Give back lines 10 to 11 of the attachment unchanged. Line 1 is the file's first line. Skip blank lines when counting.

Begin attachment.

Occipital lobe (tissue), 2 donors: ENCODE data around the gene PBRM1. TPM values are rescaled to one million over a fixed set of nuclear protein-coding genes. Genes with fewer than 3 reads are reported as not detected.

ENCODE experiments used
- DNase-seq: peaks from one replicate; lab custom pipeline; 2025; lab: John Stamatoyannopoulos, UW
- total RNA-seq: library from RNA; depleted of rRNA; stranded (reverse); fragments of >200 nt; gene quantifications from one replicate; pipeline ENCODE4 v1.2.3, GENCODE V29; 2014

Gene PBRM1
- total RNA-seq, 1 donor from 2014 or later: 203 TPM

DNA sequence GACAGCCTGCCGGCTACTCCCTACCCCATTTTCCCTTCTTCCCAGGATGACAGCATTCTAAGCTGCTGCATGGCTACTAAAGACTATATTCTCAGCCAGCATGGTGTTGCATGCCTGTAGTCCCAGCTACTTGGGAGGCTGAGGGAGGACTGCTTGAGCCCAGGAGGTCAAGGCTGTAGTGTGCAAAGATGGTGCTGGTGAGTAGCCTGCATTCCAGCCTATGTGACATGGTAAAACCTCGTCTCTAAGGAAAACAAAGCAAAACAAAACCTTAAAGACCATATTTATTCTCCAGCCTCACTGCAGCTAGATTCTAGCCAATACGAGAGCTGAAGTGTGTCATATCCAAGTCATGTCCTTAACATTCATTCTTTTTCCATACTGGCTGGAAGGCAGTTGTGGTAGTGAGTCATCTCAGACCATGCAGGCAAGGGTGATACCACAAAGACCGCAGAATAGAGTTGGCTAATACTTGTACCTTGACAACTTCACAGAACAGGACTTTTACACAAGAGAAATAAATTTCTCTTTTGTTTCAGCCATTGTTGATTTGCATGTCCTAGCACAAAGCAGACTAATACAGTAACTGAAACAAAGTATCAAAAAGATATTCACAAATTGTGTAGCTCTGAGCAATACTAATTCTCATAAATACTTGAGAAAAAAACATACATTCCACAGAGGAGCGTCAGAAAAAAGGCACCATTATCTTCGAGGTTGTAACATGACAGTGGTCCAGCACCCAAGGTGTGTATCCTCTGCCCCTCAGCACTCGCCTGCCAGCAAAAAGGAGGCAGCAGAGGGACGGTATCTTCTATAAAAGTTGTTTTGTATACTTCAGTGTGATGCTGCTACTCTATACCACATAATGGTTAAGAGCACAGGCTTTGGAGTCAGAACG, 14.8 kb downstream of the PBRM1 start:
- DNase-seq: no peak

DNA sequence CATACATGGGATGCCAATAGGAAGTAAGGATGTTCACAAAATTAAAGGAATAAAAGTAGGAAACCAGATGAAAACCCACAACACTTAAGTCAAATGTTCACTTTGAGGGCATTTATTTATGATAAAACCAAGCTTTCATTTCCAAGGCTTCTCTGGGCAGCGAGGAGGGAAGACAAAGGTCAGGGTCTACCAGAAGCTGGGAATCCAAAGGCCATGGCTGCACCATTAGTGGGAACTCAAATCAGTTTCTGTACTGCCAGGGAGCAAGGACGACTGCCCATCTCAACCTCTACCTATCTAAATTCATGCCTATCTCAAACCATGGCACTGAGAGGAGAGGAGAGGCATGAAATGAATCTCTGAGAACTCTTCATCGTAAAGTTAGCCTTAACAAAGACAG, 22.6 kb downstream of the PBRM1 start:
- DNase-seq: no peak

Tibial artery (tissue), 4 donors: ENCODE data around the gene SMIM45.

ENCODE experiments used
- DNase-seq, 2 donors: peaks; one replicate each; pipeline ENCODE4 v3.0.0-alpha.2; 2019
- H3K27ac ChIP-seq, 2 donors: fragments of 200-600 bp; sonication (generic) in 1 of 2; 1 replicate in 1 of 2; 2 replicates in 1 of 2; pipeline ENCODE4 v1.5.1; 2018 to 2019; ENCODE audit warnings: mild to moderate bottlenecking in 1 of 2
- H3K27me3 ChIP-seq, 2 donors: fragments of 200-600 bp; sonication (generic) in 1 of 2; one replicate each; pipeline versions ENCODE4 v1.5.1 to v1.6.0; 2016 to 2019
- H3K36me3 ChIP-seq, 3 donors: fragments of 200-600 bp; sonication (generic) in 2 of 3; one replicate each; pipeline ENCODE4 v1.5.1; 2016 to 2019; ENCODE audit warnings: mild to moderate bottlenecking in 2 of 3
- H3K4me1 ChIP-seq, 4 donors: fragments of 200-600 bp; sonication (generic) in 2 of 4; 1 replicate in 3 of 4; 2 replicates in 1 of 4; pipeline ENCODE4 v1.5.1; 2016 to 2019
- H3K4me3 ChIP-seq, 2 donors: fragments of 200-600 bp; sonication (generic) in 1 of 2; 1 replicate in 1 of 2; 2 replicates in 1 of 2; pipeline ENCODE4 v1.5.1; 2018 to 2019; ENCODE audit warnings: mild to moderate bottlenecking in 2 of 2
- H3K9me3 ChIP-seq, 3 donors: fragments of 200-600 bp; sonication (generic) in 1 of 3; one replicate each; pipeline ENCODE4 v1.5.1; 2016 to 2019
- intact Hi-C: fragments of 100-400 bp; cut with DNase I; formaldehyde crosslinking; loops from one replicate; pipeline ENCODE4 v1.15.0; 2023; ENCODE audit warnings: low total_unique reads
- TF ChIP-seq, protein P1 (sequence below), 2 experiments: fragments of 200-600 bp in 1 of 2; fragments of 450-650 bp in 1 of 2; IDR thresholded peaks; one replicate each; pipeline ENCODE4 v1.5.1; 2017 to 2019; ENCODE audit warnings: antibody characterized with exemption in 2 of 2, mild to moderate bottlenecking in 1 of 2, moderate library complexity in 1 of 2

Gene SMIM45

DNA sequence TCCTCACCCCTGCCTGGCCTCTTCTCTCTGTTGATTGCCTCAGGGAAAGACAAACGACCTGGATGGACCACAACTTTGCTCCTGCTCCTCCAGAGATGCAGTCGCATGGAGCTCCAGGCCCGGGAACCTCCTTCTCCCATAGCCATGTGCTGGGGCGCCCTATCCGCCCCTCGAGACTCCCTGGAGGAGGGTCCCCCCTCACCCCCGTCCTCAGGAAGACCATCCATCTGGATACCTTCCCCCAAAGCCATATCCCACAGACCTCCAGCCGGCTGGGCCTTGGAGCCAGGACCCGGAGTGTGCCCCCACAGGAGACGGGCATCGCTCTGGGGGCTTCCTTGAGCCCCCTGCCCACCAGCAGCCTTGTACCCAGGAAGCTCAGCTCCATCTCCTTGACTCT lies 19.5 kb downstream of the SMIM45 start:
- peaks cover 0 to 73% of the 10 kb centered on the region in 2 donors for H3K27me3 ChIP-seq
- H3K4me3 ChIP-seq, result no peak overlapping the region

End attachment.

- DNase-seq: no peak

Tibial artery (tissue), 4 donors: ENCODE data around the gene SMIM45.